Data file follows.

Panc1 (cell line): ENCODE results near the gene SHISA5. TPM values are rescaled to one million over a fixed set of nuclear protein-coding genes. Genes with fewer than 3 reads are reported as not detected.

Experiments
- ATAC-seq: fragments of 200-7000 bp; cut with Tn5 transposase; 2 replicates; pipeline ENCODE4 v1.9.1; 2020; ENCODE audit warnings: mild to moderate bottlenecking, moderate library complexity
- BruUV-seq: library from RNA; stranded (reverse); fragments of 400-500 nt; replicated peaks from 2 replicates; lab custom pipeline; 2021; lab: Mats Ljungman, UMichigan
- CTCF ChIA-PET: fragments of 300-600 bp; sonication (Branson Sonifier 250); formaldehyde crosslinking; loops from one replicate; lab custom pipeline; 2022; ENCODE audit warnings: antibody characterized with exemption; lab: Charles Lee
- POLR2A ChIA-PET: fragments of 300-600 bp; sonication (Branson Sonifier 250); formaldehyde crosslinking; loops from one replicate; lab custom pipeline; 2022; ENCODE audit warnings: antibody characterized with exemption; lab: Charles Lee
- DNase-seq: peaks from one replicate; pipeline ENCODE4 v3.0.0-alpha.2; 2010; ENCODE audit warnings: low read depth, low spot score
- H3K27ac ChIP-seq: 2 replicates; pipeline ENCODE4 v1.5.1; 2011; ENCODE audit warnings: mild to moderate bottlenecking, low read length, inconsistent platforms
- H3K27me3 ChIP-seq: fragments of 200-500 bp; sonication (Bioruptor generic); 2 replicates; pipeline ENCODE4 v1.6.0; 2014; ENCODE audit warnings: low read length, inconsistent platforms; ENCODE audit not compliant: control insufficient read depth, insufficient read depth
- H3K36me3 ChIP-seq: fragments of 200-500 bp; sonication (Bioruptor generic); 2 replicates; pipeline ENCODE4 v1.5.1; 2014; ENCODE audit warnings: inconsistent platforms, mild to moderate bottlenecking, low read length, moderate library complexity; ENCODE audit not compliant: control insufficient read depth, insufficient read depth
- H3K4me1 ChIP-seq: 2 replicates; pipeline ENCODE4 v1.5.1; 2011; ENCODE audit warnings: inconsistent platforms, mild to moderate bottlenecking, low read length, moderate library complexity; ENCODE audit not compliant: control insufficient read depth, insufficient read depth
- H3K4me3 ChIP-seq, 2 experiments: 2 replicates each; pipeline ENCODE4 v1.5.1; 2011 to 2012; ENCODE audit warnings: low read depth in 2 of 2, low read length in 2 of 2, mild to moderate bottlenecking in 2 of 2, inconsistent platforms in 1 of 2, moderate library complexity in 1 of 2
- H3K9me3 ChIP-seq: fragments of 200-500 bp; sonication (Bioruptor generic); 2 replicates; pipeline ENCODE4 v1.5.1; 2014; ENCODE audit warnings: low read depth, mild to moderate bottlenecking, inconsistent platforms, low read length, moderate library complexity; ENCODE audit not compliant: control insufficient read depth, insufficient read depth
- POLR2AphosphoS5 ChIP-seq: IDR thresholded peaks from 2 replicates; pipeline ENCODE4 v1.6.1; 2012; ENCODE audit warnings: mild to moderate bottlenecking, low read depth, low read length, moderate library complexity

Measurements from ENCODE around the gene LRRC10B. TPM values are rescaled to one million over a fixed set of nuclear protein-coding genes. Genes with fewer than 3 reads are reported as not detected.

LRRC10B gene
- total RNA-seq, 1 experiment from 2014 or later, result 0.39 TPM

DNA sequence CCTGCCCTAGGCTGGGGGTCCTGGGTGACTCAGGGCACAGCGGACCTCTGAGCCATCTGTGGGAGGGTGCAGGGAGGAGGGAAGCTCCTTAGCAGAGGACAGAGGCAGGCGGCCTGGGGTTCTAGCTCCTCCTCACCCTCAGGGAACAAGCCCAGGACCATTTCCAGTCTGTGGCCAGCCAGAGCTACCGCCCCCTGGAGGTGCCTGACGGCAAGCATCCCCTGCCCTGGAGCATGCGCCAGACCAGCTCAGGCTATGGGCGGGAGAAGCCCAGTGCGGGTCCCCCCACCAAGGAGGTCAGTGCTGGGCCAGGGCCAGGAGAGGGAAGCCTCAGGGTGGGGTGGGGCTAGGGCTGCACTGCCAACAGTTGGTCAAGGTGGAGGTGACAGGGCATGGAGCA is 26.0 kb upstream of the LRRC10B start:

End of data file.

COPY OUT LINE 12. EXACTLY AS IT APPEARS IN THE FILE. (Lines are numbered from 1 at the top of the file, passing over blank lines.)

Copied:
- H3K4me3 ChIP-seq, 2 experiments: 2 replicates each; pipeline ENCODE4 v1.5.1; 2011 to 2012; ENCODE audit warnings: low read depth in 2 of 2, low read length in 2 of 2, mild to moderate bottlenecking in 2 of 2, inconsistent platforms in 1 of 2, moderate library complexity in 1 of 2